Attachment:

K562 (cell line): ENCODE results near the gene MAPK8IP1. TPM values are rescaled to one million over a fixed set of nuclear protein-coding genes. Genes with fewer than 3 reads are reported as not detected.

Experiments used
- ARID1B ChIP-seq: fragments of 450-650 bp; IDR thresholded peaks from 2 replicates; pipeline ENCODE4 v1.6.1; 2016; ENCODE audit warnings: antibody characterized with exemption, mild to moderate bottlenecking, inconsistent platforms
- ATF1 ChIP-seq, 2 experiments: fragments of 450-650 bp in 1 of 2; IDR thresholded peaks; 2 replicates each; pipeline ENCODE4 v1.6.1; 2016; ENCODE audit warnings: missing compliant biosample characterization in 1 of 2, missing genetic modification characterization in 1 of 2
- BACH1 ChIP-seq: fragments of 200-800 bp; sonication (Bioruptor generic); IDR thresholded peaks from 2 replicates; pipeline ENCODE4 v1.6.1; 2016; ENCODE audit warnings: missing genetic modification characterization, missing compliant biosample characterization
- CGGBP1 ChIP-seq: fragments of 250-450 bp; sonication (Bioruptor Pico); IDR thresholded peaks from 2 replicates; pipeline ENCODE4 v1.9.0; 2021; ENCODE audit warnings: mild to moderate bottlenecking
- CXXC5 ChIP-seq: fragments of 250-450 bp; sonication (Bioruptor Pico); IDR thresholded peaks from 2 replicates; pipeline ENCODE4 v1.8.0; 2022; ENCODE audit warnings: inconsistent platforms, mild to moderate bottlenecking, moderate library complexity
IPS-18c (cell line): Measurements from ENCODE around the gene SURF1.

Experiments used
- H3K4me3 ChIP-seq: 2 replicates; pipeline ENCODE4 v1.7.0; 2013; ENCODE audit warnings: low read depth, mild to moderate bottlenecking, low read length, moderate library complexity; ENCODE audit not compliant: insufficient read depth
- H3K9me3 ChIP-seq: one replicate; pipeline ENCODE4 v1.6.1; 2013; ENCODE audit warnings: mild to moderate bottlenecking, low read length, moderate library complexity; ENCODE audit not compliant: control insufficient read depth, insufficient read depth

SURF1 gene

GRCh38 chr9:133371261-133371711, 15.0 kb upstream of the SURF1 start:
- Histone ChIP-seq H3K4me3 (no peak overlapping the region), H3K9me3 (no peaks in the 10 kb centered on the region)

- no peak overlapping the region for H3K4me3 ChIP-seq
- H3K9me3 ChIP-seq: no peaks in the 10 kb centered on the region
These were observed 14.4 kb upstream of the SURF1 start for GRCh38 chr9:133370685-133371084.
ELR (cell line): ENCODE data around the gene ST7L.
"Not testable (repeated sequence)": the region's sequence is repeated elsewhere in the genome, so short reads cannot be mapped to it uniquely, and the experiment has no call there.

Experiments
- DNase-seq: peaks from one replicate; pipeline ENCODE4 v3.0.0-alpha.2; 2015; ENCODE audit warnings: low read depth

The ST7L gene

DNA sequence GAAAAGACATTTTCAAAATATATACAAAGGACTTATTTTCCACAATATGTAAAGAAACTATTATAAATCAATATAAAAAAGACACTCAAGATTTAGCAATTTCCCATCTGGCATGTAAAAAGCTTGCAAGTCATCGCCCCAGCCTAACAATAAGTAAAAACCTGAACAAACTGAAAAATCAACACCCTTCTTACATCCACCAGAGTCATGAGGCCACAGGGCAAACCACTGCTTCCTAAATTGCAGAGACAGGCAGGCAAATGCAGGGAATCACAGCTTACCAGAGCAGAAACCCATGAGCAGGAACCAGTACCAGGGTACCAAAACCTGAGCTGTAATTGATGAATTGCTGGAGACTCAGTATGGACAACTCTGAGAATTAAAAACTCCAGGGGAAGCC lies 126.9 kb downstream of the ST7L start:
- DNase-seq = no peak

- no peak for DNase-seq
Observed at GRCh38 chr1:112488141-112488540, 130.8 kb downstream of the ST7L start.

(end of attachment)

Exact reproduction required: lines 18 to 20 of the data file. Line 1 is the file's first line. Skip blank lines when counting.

ELR (cell line): ENCODE data around the gene ST7L.
"Not testable (repeated sequence)": the region's sequence is repeated elsewhere in the genome, so short reads cannot be mapped to it uniquely, and the experiment has no call there.

Experiments